Legend has it that this rapid-fire gender-bent slant on The Front Page was kicked off by a reading of the play at Howard Hawks's house, with a woman taking the part of Hildy Johnson. Whatever the inspiration, this classic, alternating between near-moronic farce and quasi-tragedy and blasting all the notes in between, features Cary Grant at his weaseliest, Rosalind Russell at her toughest and tenderest, and Ralph Bellamy at the height of Bellamyness.
11. A CHUMP AT OXFORD (1940)
Long before Back to School and Billy Madison plumbed the comic possibilities of goofball students in the groves of academe, there were Laurel and Hardy, wreaking havoc on ivory towers and ivied halls.
12. THE BANK DICK (1940)
Misanthropic, boozy W.C. Fields just wants to, well, lie around and drink. But there are all these people distracting him—e.g., his family—and all these things that these people want him to do. When a misunderstanding makes a hero out of him, he tries to ride his newfound esteem for all it's worth. And then things go even more wrong for him…

13. TO BE OR NOT TO BE (1942)
Carole Lombard's final bow, and perhaps her finest hour, as the queen bee of a Polish theatrical group that gets up in the Nazis' grill before the invasion. Ernst Lubitsch's picture (co-starring Jack Benny) is remarkably graceful, humane, and sidesplitting.

14. ROAD TO MOROCCO (1942)
The success of the previous Road To films emboldened stars Bob Hope and Bing Crosby to ad-lib more and ignore the fourth wall; the result is comedy that's as relaxed as it is hilarious. Classic line: "It's all right Ma, I'll get a job tomorrow."

The put-one-over-on-the-censors audaciousness of Preston Sturges's most frantic farce, about a small-town woman in a delicate condition writ large, is best exemplified by its heroine's last name: Kockenlocker.
Alec Guinness plays a toothy and scrupulous criminal who rents a room from the world's sweetest old lady, then enlists her unwitting participation in his gang's bank heist. But when the thugs decide they must rub out Mrs. Wilberforce, events give new meaning to the word "backfire."
Or, The Gang That Couldn't Rob Straight. In which a motley crew of Italian layabouts plan the perfect crime and execute the perfect disaster. A fortuitous one-time-only coupling of slapstick and the neorealist ethos.

18. SOME LIKE IT HOT (1959)
Using a girl with a ukulele and two guys in skirts on the lam, Billy Wilder turned the gangster film on its ear and made a timeless comic gender-bender. C'mon - have you ever seen a cuter couple than Jack Lemmon and Joe E. Brown?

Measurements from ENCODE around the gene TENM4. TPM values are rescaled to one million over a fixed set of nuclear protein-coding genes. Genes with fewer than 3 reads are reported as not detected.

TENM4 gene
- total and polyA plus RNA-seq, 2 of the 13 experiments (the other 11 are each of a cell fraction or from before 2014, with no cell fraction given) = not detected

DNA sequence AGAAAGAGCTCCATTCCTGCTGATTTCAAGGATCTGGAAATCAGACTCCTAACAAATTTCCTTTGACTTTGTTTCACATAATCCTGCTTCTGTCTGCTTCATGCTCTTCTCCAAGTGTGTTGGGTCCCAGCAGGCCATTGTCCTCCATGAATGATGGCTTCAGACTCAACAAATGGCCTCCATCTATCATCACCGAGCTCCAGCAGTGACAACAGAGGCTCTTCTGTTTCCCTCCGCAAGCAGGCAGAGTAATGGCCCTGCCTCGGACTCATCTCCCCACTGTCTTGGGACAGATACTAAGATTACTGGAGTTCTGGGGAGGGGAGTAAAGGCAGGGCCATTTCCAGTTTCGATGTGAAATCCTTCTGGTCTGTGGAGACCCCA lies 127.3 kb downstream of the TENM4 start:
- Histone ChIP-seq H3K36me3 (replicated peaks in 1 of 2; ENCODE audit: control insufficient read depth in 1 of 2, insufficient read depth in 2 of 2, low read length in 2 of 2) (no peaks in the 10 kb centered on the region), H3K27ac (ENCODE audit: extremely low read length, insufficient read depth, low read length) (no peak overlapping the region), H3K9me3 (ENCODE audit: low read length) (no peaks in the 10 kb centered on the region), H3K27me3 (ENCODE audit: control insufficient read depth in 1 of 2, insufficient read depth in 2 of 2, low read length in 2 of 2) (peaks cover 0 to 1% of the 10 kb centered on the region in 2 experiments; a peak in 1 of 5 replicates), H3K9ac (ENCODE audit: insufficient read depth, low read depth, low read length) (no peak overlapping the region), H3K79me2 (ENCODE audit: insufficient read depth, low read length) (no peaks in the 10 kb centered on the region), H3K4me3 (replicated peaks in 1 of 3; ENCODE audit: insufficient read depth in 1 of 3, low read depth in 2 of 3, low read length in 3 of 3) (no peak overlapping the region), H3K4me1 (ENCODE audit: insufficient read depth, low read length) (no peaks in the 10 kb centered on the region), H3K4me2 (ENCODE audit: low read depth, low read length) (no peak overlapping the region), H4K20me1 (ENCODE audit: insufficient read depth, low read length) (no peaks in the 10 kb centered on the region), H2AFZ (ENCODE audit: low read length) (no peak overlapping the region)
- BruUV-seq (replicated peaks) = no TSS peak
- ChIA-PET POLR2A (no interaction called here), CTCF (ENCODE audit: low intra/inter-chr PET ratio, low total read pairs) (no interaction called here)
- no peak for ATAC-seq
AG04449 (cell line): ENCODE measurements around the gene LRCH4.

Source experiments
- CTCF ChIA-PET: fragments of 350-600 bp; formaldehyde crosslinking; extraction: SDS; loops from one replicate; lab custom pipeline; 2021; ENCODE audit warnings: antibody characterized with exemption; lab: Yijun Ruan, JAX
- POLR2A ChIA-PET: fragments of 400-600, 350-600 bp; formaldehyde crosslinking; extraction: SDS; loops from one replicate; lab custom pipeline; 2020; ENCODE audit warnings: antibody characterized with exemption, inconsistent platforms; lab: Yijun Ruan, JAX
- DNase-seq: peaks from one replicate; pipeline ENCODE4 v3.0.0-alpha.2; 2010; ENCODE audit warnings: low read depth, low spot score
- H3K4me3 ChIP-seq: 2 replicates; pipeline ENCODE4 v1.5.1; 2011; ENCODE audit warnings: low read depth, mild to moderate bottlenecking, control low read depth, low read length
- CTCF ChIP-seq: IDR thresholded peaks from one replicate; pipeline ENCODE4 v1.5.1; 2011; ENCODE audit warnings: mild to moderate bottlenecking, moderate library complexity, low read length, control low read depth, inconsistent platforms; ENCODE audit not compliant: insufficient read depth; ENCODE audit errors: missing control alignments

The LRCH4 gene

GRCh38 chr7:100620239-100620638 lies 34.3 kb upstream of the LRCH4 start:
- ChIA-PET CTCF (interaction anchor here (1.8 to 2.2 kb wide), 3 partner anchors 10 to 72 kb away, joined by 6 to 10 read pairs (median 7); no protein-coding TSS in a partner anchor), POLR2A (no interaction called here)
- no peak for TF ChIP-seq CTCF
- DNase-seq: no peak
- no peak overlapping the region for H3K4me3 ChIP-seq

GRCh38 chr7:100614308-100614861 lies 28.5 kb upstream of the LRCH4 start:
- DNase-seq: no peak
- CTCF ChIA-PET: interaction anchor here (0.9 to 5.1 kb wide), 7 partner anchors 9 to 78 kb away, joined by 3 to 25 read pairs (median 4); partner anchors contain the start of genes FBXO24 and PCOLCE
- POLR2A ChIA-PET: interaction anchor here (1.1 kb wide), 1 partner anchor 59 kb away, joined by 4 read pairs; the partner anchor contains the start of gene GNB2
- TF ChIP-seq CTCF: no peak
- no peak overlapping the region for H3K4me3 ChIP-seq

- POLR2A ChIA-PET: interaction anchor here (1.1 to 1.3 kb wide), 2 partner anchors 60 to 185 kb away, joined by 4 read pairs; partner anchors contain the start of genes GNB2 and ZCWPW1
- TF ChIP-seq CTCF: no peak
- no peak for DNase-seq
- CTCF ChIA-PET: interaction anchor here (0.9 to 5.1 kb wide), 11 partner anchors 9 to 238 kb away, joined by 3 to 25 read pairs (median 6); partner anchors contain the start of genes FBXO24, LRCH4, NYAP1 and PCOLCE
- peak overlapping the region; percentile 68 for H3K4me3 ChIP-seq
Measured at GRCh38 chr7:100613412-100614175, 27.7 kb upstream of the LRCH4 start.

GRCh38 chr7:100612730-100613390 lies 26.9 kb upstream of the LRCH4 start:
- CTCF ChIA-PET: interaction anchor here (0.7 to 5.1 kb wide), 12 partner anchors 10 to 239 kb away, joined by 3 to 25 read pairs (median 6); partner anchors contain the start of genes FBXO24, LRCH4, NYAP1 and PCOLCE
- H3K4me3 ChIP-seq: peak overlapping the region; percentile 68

19. THE APARTMENT (1960)
Jack Lemmon and Shirley MacLaine fall in love in a series of small, bittersweet moments that provide shelter from their lives in big business. Moviewise, it's charming.

20. DR. STRANGELOVE (1964)
Stanley Kubrick's deep dark satire about how general (as in military) buffoonnery could trigger nuclear annihilation features Peter Sellers as an RAF officer, an impotent president, and the titular German scientist. Cold War comedy at its finest.

21. A SHOT IN THE DARK (1964)
The second time was the charm for Peter Sellers as fumbling French detective Jacques Clouseau. Sent to investigate a murder, the inept inspector ignores all facts and falls for the most obvious suspect, a beautiful maid with a knack for holding the murder weapon.
22. THE PRODUCERS (1968)
A shady theatre producer and an accountant set out to stage the worst play in history and ended up, sadly, with a huge hit. And they need only one song, "Springtime for Hitler," to do it.

23. M*A*S*H (1970)
It's hard to remember, after 11 seasons of the TV series, how startling and subversive Robert Altman's original was. It still boasts a splendid ensemble, a breezy anti-establishment attitude, and more going on in the margins than most comedies can deal with front and center.

24. SLEEPER (1973)
Woody Allen paid homage to his favorite funnymen - Groucho, Chaplin, Keaton - and in the process concocted a zany sci-fi story full of unforgettable sight gags and one-liners. If only the future really included the orgasmatron and society governed by a nose.
With this no-holds-barred spoof of Hollywood's westerns, Mel Brooks delivered a raunchy blend of slapstick silliness, sexual innuendo, and enough racial epithets to fill a Spike Lee movie. Unforgettable line: "Mongo only pawn in Game of Life."